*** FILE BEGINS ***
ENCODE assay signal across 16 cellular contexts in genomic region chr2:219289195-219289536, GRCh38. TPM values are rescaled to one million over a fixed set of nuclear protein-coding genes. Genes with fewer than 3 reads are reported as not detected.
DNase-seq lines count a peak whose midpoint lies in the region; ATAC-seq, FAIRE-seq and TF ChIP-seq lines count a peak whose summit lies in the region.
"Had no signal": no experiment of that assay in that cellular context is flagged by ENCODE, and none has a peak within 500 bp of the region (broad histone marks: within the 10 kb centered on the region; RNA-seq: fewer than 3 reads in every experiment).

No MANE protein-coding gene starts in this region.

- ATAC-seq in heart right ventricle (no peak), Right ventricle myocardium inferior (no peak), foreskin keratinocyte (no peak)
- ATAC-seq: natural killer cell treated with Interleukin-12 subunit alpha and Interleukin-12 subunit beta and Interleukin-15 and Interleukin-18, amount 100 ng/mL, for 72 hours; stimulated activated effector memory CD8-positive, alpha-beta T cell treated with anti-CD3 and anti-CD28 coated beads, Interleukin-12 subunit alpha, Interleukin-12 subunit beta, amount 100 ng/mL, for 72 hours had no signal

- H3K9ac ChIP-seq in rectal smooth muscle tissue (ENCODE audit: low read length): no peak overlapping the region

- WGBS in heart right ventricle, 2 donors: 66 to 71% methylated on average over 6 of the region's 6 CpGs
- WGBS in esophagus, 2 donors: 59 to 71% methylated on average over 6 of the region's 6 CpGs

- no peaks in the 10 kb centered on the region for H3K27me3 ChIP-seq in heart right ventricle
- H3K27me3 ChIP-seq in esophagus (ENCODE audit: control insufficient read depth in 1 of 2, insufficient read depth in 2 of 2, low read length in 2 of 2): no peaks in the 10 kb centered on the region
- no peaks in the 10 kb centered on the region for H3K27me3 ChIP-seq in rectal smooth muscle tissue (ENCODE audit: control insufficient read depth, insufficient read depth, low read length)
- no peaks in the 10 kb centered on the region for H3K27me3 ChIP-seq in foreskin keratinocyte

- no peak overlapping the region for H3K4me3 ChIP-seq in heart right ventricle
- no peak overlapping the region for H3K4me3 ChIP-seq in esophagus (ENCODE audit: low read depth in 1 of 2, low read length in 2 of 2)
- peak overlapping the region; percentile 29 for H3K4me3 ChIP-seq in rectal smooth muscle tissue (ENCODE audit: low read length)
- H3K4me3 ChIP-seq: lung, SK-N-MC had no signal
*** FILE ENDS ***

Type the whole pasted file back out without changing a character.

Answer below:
ENCODE assay signal across 16 cellular contexts in genomic region chr2:219289195-219289536, GRCh38. TPM values are rescaled to one million over a fixed set of nuclear protein-coding genes. Genes with fewer than 3 reads are reported as not detected.
DNase-seq lines count a peak whose midpoint lies in the region; ATAC-seq, FAIRE-seq and TF ChIP-seq lines count a peak whose summit lies in the region.
"Had no signal": no experiment of that assay in that cellular context is flagged by ENCODE, and none has a peak within 500 bp of the region (broad histone marks: within the 10 kb centered on the region; RNA-seq: fewer than 3 reads in every experiment).

No MANE protein-coding gene starts in this region.

- ATAC-seq in heart right ventricle (no peak), Right ventricle myocardium inferior (no peak), foreskin keratinocyte (no peak)
- ATAC-seq: natural killer cell treated with Interleukin-12 subunit alpha and Interleukin-12 subunit beta and Interleukin-15 and Interleukin-18, amount 100 ng/mL, for 72 hours; stimulated activated effector memory CD8-positive, alpha-beta T cell treated with anti-CD3 and anti-CD28 coated beads, Interleukin-12 subunit alpha, Interleukin-12 subunit beta, amount 100 ng/mL, for 72 hours had no signal

- H3K9ac ChIP-seq in rectal smooth muscle tissue (ENCODE audit: low read length): no peak overlapping the region

- WGBS in heart right ventricle, 2 donors: 66 to 71% methylated on average over 6 of the region's 6 CpGs
- WGBS in esophagus, 2 donors: 59 to 71% methylated on average over 6 of the region's 6 CpGs

- no peaks in the 10 kb centered on the region for H3K27me3 ChIP-seq in heart right ventricle
- H3K27me3 ChIP-seq in esophagus (ENCODE audit: control insufficient read depth in 1 of 2, insufficient read depth in 2 of 2, low read length in 2 of 2): no peaks in the 10 kb centered on the region
- no peaks in the 10 kb centered on the region for H3K27me3 ChIP-seq in rectal smooth muscle tissue (ENCODE audit: control insufficient read depth, insufficient read depth, low read length)
- no peaks in the 10 kb centered on the region for H3K27me3 ChIP-seq in foreskin keratinocyte

- no peak overlapping the region for H3K4me3 ChIP-seq in heart right ventricle
- no peak overlapping the region for H3K4me3 ChIP-seq in esophagus (ENCODE audit: low read depth in 1 of 2, low read length in 2 of 2)
- peak overlapping the region; percentile 29 for H3K4me3 ChIP-seq in rectal smooth muscle tissue (ENCODE audit: low read length)
- H3K4me3 ChIP-seq: lung, SK-N-MC had no signal